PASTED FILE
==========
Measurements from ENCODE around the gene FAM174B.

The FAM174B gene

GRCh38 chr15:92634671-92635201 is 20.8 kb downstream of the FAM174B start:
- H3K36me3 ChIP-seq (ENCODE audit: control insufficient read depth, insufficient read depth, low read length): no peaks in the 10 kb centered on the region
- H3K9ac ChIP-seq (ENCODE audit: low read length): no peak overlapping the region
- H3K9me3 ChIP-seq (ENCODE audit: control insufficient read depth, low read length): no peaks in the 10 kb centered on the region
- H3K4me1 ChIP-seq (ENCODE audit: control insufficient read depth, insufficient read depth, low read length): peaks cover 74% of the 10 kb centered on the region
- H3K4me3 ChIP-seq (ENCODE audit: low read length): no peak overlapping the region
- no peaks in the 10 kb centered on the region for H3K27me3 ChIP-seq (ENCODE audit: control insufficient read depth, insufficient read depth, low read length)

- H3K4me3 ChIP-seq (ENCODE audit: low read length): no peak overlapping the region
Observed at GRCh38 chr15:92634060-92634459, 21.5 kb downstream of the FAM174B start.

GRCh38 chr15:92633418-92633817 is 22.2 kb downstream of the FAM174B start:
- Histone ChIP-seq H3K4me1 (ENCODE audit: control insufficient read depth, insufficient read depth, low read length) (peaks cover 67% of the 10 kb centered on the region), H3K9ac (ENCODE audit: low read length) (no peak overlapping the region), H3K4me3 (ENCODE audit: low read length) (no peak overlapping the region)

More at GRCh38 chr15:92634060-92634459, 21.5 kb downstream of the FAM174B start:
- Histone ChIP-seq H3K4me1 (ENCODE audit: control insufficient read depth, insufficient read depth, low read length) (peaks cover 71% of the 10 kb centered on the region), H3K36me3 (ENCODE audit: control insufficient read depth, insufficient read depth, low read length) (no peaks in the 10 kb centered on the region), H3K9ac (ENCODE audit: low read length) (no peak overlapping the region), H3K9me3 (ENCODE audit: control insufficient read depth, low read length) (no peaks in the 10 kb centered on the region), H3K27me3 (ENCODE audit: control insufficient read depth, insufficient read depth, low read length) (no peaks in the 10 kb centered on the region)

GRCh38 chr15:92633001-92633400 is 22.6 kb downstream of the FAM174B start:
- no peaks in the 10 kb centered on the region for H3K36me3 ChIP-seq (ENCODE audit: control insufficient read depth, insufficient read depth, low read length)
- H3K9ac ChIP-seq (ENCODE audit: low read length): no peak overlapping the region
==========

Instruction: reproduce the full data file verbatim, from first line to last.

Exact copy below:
Measurements from ENCODE around the gene FAM174B.

The FAM174B gene

GRCh38 chr15:92634671-92635201 is 20.8 kb downstream of the FAM174B start:
- H3K36me3 ChIP-seq (ENCODE audit: control insufficient read depth, insufficient read depth, low read length): no peaks in the 10 kb centered on the region
- H3K9ac ChIP-seq (ENCODE audit: low read length): no peak overlapping the region
- H3K9me3 ChIP-seq (ENCODE audit: control insufficient read depth, low read length): no peaks in the 10 kb centered on the region
- H3K4me1 ChIP-seq (ENCODE audit: control insufficient read depth, insufficient read depth, low read length): peaks cover 74% of the 10 kb centered on the region
- H3K4me3 ChIP-seq (ENCODE audit: low read length): no peak overlapping the region
- no peaks in the 10 kb centered on the region for H3K27me3 ChIP-seq (ENCODE audit: control insufficient read depth, insufficient read depth, low read length)

- H3K4me3 ChIP-seq (ENCODE audit: low read length): no peak overlapping the region
Observed at GRCh38 chr15:92634060-92634459, 21.5 kb downstream of the FAM174B start.

GRCh38 chr15:92633418-92633817 is 22.2 kb downstream of the FAM174B start:
- Histone ChIP-seq H3K4me1 (ENCODE audit: control insufficient read depth, insufficient read depth, low read length) (peaks cover 67% of the 10 kb centered on the region), H3K9ac (ENCODE audit: low read length) (no peak overlapping the region), H3K4me3 (ENCODE audit: low read length) (no peak overlapping the region)

More at GRCh38 chr15:92634060-92634459, 21.5 kb downstream of the FAM174B start:
- Histone ChIP-seq H3K4me1 (ENCODE audit: control insufficient read depth, insufficient read depth, low read length) (peaks cover 71% of the 10 kb centered on the region), H3K36me3 (ENCODE audit: control insufficient read depth, insufficient read depth, low read length) (no peaks in the 10 kb centered on the region), H3K9ac (ENCODE audit: low read length) (no peak overlapping the region), H3K9me3 (ENCODE audit: control insufficient read depth, low read length) (no peaks in the 10 kb centered on the region), H3K27me3 (ENCODE audit: control insufficient read depth, insufficient read depth, low read length) (no peaks in the 10 kb centered on the region)

GRCh38 chr15:92633001-92633400 is 22.6 kb downstream of the FAM174B start:
- no peaks in the 10 kb centered on the region for H3K36me3 ChIP-seq (ENCODE audit: control insufficient read depth, insufficient read depth, low read length)
- H3K9ac ChIP-seq (ENCODE audit: low read length): no peak overlapping the region